Good morning! Author Lisa Black is joining us today. Lisa is a latent print examiner and CSI for a police department in Florida. Every Kind of Wicked, the sixth installment in her series featuring forensic scientist Maggie Gardiner and homicide detective Jack Renner, involves the duo tracking down a nest of scammers and will be available beginning August 25. Today Lisa is going to discuss — what else? — scamming! Lisa, the floor is yours. Joe Hartlaub
We all get them, every day. You answer with ‘hello’ and there’s that telltale dead air before either a recording starts or someone comes on to tell you that your computer is sending out error messages/your grandson is in jail/you owe the IRS back taxes and the marshals are on their way to your house/we can sell you pain meds or medical equipment over the phone via our doctors on staff or you need an extended car repair warranty.
Most of you are smart and immediately hang up. I dial ‘1’ to speak to a customer service representative.
If I’m in a hurry, I wait until they say ‘hi this is Shteve from Credit Card Services/Microsoft/DirecTV, how are you today?” and then I say in firm, bright tones, “You are a thief and a liar and should be ashamed of yourself.” For the record, those are the harshest words I have ever uttered to someone I wasn’t married to. But I figure if it can be the one straw that breaks the shell of one call center worker who still has some shred of conscience, then I’ve done the world, and maybe that person, a service.
If I’m feeling more empathetic that day, I might say, “I know it’s hard to get a good job where you are, but that doesn’t make it okay to steal money from vulnerable people.”
Where they are could be anywhere in the world (and they will never tell you) due to the ability to spoof numbers and local area codes. In 2006 American and Canadian expats were arrested while running a call center in Costa Rica. In 2018 Floridian Adrian Abramovich was fined $120 million for robocalling, funneling victims to a call center in Mexico for travel discounts from Hilton and Marriott—except those companies knew nothing of it. India seems to lead the world in phone scams specifically (whereas mid-Africa works in social media friending scams and Russia/Ukraine/China simply hacks what they want) and probably for a simple reason: they speak English. The language is a required school subject in Pakistan and Bangladesh and the second most common language in India. In actually the only pleasant conversation I’ve ever had with a scam caller, I asked one how he felt about the disputed region of Kashmir. After a moment’s thought he said they ought to be granted independence. I thanked him for sharing, but still wasn’t going to give him my credit-card number. He said “okay” and hung up.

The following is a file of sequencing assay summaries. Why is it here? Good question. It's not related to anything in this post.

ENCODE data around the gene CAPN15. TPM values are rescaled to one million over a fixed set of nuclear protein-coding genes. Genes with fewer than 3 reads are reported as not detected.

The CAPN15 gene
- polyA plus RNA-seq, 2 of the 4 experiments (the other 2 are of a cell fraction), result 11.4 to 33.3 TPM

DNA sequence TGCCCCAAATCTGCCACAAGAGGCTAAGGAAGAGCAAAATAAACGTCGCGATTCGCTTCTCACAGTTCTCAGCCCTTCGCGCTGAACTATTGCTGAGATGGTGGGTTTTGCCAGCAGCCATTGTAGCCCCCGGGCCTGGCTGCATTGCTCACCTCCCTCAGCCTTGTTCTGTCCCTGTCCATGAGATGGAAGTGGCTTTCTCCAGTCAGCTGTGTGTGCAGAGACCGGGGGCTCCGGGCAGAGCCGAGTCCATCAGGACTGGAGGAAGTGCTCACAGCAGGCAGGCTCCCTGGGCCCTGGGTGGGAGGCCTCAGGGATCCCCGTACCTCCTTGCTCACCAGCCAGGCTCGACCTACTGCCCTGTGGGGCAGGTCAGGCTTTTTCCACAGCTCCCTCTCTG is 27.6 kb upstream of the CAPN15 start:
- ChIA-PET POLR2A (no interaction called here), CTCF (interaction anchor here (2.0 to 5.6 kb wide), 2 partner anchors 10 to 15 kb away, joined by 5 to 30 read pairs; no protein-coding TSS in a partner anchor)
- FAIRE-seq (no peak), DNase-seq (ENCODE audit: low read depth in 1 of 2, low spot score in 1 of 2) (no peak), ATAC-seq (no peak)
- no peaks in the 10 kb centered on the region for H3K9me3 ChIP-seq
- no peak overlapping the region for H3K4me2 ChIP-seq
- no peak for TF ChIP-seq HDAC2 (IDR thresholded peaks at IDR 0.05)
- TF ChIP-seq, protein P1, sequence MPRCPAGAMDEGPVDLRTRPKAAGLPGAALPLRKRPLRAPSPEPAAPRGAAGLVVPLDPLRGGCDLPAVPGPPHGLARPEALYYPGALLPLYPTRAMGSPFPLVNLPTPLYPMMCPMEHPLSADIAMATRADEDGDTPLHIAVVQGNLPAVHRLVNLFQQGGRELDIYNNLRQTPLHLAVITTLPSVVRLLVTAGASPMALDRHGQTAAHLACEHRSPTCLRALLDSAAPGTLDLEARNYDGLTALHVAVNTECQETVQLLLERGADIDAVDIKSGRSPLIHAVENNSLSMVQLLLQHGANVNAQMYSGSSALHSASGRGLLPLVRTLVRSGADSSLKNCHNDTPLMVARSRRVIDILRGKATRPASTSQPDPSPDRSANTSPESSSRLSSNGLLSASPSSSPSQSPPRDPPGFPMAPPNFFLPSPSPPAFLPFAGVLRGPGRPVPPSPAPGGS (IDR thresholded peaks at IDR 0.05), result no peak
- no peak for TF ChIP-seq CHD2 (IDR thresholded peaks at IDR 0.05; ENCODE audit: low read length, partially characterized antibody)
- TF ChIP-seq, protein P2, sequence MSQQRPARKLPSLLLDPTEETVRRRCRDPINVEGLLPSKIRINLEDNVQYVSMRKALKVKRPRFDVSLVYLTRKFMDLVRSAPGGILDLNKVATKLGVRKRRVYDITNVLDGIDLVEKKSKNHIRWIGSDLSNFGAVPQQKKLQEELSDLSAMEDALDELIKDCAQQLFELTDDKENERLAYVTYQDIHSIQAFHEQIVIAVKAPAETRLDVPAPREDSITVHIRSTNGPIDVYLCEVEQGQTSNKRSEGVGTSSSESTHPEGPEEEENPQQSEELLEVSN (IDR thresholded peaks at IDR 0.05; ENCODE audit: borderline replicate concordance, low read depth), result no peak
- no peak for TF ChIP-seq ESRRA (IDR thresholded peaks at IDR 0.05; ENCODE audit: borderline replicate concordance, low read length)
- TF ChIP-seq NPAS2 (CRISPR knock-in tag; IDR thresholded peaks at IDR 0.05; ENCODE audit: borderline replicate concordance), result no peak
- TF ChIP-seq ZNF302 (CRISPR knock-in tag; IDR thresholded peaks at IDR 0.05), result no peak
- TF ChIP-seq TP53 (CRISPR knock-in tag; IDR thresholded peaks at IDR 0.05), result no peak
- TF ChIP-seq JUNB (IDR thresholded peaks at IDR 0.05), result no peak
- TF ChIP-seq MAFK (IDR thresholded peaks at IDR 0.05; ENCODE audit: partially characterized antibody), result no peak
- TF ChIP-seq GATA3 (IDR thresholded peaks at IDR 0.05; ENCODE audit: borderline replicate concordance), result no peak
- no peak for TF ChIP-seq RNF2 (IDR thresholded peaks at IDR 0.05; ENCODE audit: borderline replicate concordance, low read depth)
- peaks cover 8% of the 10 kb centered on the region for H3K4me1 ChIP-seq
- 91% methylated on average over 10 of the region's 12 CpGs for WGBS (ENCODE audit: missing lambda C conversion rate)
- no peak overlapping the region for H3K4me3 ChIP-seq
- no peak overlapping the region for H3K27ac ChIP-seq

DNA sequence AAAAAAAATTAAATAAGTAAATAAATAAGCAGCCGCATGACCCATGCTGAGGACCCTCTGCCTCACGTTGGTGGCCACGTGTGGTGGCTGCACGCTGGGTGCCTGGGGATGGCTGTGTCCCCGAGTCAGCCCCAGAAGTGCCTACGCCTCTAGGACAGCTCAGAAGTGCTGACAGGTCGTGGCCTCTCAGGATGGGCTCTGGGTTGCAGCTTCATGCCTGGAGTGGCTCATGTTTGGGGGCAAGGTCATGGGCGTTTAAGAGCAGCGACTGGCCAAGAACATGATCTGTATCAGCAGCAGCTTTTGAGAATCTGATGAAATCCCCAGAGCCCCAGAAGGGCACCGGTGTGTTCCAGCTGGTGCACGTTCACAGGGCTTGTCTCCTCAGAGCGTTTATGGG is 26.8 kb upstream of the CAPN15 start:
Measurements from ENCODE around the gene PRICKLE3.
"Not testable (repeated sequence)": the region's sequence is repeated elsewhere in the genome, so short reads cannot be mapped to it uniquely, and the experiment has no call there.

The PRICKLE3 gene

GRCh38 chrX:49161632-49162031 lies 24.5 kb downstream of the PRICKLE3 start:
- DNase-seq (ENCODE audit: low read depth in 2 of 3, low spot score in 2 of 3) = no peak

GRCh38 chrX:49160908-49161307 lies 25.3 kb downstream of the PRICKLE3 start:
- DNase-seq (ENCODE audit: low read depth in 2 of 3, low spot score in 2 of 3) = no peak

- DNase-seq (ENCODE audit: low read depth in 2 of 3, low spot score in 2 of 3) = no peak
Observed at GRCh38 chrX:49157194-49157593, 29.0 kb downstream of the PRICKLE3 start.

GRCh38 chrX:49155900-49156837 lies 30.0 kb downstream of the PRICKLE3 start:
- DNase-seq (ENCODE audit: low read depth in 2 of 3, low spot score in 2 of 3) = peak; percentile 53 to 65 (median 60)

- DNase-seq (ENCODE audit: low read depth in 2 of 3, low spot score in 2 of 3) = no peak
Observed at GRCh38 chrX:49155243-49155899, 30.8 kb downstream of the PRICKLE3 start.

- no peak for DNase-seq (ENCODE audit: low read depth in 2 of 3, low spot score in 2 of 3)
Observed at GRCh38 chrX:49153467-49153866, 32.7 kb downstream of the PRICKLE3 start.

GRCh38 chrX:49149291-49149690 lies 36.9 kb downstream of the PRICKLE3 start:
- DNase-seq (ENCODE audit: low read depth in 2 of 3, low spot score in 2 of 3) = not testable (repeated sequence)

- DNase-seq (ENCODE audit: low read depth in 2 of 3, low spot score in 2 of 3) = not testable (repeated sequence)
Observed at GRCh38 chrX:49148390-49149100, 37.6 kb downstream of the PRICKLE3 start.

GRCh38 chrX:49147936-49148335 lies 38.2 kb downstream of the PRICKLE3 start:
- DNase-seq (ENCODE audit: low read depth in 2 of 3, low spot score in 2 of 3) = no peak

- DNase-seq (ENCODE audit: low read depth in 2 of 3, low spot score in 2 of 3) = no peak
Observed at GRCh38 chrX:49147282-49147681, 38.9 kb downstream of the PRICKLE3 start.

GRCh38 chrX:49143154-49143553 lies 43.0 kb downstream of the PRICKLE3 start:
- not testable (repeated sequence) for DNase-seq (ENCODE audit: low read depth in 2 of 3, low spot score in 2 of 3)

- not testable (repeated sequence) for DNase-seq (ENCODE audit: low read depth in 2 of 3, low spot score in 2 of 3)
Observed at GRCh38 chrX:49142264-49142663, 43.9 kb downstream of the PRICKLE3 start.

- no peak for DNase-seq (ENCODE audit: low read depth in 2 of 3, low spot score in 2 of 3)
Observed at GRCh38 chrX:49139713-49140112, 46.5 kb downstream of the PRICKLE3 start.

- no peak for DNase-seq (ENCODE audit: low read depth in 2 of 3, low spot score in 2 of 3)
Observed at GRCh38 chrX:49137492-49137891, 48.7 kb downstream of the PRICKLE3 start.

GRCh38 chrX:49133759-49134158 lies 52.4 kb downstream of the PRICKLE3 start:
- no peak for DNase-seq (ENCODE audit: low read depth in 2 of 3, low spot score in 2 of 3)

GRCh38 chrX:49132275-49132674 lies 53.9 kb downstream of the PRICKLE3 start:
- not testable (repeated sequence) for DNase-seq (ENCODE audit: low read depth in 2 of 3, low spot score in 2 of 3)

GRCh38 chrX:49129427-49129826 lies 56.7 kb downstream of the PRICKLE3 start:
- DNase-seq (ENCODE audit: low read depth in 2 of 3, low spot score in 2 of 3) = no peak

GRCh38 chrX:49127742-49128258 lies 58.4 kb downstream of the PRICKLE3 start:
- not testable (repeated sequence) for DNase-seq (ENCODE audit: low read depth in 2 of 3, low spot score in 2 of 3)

But if I have plenty of time and I’m sitting in front of a computer, then I Google ‘fake credit card numbers.’ I feed those to the ‘customer service representative’ until they either give up and disconnect, or turn nasty. Be warned, bare-knuckled obscenity is not a taboo in call center culture. Male and female alike will use language that would make shock jocks blush. That was made clear to me the time I kept some IRS scammers on the line for 45 minutes while I worked at my desk, pretending to drive to the bank that minute to withdraw $7,000 and then proceed to a Walgreens to convert it to iTunes cards. The sudden affinity the U.S. government has shown for iTunes and ApplePay cards is never explained…but at any rate, I had to insist that Walgreens didn’t have $7000 iTunes cards. Communications broke down, and I got an earful.
Sometimes—very rarely—they might call back to deliver a few more choice insults. Usually they won’t. Time is money and they aren’t going to waste a second of it on someone who’s not going to pay off.
What can be done? First of all, and I speak from personal experience, you can get free NoMoRoBo on your landline and inexpensive apps for your cells, which will weed out most of the automated calls. I have Robokiller on my cell. It responds with prerecorded schticks meant to provide hilarious recordings of spam callers getting punked…but in my experience, the spam callers never fall for it. I don’t know if they can electronically detect the app, or if they’ve just heard the responses enough to recognize them from the first word.
Prosecuting the call centers is a more complicated matter. Since the numbers are spoofed, reporting them to the Do Not Call List does not help. Authorities have had better success tracking some of the $10 billion Americans lost to scam phone callers just last year. They don’t publicize their methods but in recent years, arrests have skyrocketed. Indian cyber crime detectives, working with the U.S. and other countries, arrested over two hundred people in one area of their country for running call centers which raked in over $50K a day, mostly from Americans and Canadians. In another case, 24 people in the U.S. are currently sitting in jail for running an IRS scam in which they would launder the money an Indian call center wrung out, one prepaid gift card or wire transfer at a time. So there is hope.
But in the meantime, of course, never give your credit card number (or any other number) to someone who called you. Don’t friend the Ukrainian supermodel or silver fox military contractor looking for love. And never click on the link.
But if you have the time to waste their time, by all means, waste away.
If you’d like to read some true cases: